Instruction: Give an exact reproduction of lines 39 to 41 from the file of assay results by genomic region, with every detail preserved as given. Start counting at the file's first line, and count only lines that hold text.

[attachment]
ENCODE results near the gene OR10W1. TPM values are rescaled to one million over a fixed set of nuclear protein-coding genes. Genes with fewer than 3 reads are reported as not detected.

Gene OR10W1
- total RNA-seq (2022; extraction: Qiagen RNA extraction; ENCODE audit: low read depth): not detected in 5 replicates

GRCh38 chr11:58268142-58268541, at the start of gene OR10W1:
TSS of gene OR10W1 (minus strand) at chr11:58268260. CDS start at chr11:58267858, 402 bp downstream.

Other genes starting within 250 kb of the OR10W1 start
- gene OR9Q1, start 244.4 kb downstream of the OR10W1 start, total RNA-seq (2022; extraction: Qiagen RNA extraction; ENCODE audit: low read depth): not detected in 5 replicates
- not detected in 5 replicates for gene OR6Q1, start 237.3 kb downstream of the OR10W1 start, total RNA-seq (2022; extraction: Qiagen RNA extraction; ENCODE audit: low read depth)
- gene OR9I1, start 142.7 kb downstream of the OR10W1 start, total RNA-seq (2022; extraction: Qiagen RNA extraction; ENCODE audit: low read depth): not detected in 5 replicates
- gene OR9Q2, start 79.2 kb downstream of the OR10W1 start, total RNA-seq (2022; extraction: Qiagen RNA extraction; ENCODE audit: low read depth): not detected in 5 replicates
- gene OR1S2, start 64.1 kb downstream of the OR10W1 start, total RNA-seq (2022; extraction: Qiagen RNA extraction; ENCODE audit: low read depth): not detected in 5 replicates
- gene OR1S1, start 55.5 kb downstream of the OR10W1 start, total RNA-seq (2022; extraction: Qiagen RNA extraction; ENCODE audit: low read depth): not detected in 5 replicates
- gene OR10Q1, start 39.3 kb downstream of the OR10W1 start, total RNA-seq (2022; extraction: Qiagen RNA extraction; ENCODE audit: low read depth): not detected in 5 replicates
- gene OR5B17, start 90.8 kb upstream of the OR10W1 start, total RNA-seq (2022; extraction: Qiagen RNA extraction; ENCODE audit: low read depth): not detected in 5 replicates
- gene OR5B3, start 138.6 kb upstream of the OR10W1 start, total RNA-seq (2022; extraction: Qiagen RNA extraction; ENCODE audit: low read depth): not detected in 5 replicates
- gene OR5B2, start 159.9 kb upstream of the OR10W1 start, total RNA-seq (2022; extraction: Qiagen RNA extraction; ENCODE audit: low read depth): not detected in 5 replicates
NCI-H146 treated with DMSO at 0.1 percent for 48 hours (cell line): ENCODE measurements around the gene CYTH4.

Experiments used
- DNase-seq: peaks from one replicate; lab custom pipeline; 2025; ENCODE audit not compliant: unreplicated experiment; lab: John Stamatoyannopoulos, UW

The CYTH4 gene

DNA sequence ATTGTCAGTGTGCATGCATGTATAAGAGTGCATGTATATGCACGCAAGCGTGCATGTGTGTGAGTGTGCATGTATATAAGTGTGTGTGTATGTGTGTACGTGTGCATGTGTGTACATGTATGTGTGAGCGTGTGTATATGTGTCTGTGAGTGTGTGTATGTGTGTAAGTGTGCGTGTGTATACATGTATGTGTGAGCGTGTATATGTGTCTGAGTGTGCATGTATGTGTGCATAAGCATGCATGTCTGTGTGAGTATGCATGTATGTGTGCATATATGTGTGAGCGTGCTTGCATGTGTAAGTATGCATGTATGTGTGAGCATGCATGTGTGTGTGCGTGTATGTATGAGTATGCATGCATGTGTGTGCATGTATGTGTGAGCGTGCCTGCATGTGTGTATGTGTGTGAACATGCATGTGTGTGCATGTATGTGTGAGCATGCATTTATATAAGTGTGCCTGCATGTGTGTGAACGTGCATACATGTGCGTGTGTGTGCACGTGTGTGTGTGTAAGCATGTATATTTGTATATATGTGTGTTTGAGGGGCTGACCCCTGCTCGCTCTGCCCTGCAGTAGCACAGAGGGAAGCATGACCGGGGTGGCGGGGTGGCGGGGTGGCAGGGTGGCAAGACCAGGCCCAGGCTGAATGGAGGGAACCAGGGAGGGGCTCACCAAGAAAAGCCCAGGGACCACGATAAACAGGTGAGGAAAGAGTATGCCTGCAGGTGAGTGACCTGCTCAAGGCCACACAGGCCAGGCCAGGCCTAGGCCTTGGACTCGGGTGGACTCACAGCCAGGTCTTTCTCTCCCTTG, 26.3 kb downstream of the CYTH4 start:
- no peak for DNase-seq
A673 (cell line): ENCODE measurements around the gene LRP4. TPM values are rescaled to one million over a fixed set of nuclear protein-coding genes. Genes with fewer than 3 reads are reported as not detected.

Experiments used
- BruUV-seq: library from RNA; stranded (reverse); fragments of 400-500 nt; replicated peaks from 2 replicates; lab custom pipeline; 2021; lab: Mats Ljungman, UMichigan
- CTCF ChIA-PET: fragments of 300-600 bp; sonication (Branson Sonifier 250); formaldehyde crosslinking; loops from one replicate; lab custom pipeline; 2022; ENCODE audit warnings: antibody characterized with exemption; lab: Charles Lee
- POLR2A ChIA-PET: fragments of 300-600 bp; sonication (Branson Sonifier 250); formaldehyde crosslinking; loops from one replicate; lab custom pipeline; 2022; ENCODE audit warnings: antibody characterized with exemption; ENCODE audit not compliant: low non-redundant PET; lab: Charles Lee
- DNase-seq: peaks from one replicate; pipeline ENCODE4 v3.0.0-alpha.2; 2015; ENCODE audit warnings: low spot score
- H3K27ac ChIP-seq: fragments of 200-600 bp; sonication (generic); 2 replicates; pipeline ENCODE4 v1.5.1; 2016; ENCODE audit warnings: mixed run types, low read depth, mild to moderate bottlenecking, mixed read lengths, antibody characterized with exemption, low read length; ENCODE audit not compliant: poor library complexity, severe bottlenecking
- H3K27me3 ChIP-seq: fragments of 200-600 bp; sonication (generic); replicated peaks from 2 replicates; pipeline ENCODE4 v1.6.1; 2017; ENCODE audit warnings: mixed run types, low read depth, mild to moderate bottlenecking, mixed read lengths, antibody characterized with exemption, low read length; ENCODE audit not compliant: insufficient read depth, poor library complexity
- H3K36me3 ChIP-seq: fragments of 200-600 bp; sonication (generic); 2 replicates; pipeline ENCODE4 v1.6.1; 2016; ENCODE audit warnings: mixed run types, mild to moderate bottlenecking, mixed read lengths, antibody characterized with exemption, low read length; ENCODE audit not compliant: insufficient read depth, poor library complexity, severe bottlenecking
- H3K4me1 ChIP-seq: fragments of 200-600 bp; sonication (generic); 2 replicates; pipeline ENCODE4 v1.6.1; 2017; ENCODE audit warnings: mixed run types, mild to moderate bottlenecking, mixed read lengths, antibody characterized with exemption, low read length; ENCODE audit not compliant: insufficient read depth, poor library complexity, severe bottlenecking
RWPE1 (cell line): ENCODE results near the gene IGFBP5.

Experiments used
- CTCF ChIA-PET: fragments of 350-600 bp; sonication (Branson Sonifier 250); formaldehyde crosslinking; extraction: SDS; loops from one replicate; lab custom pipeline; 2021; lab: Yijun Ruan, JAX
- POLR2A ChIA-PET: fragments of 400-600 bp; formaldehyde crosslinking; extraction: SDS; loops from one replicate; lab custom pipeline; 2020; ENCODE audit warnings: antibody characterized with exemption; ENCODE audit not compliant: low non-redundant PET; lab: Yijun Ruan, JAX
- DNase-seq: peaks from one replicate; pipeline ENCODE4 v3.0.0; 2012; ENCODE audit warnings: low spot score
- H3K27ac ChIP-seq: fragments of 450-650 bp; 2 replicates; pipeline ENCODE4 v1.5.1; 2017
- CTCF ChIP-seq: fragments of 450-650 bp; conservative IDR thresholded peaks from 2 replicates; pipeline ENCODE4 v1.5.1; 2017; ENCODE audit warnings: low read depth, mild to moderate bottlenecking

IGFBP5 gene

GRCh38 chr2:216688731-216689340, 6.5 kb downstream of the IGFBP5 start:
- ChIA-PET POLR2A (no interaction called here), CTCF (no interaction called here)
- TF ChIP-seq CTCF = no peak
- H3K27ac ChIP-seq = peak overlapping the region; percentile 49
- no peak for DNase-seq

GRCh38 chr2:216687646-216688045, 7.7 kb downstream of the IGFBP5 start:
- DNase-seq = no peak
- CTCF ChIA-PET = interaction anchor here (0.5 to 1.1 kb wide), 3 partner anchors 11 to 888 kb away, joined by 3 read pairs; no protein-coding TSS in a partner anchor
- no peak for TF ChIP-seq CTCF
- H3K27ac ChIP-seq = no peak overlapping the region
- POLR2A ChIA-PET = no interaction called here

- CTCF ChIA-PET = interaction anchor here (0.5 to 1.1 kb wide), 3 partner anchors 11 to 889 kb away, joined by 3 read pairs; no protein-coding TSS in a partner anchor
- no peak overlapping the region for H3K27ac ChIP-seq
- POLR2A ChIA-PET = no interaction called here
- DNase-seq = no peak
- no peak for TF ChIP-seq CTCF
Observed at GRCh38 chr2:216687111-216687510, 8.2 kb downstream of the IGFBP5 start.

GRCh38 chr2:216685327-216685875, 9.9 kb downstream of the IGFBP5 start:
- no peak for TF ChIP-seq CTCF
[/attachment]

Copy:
- CTCF ChIP-seq: fragments of 450-650 bp; conservative IDR thresholded peaks from 2 replicates; pipeline ENCODE4 v1.5.1; 2017; ENCODE audit warnings: low read depth, mild to moderate bottlenecking

IGFBP5 gene

GRCh38 chr2:216688731-216689340, 6.5 kb downstream of the IGFBP5 start: